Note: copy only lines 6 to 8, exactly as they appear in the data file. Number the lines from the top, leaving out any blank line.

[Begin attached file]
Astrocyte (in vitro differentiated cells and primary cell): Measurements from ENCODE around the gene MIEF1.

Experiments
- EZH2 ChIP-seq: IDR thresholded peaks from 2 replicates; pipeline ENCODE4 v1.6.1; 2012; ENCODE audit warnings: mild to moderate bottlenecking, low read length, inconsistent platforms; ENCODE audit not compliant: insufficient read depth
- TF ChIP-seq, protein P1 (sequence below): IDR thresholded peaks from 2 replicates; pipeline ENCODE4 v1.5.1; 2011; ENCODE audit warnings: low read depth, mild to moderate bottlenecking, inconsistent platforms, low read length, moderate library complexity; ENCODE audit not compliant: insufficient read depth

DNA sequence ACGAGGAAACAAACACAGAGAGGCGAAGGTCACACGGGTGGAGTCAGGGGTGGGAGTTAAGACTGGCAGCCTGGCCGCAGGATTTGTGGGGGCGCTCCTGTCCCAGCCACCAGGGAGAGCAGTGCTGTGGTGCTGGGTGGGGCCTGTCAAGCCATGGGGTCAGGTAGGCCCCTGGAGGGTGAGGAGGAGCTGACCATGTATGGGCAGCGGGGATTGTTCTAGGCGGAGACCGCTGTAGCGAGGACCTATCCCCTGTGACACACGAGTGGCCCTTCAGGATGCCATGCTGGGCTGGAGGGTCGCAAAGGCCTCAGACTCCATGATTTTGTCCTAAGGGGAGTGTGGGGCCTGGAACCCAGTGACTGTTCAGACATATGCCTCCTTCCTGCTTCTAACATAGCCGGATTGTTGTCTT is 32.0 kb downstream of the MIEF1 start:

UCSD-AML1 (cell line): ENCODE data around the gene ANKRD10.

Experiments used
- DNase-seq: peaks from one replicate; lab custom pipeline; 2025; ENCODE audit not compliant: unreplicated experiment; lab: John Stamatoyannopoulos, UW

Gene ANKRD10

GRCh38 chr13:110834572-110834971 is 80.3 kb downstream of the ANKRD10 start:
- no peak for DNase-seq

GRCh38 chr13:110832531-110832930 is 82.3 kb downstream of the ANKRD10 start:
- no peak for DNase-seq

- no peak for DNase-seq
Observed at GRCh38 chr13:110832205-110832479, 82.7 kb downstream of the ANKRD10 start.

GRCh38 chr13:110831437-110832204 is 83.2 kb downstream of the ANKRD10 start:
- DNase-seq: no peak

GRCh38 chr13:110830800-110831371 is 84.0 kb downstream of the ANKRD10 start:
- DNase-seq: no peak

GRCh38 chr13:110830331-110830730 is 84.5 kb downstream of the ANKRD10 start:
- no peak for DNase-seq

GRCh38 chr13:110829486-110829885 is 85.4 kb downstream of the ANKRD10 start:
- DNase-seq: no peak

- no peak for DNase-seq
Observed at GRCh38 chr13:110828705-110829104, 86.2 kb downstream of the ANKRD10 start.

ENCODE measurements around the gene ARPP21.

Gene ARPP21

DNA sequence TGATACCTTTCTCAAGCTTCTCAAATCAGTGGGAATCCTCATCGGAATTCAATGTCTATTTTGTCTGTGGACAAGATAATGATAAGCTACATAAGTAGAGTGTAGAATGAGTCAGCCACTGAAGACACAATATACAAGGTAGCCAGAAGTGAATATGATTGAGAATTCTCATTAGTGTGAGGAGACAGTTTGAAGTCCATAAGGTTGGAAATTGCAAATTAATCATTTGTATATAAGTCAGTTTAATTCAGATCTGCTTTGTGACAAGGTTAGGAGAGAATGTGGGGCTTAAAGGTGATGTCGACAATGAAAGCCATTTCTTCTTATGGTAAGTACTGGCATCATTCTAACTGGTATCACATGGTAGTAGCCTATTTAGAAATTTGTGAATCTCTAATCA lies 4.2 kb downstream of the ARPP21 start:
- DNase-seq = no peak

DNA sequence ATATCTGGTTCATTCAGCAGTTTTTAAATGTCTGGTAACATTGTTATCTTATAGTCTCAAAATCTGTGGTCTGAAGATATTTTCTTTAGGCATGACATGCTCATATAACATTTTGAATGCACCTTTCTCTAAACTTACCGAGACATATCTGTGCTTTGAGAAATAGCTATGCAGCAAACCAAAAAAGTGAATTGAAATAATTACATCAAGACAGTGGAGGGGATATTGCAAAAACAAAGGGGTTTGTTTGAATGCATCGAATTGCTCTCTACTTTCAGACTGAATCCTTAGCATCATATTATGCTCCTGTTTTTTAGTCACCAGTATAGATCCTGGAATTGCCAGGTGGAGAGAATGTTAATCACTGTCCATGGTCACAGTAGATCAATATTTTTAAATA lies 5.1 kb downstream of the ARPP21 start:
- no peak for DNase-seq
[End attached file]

UCSD-AML1 (cell line): ENCODE data around the gene ANKRD10.

Experiments used
- DNase-seq: peaks from one replicate; lab custom pipeline; 2025; ENCODE audit not compliant: unreplicated experiment; lab: John Stamatoyannopoulos, UW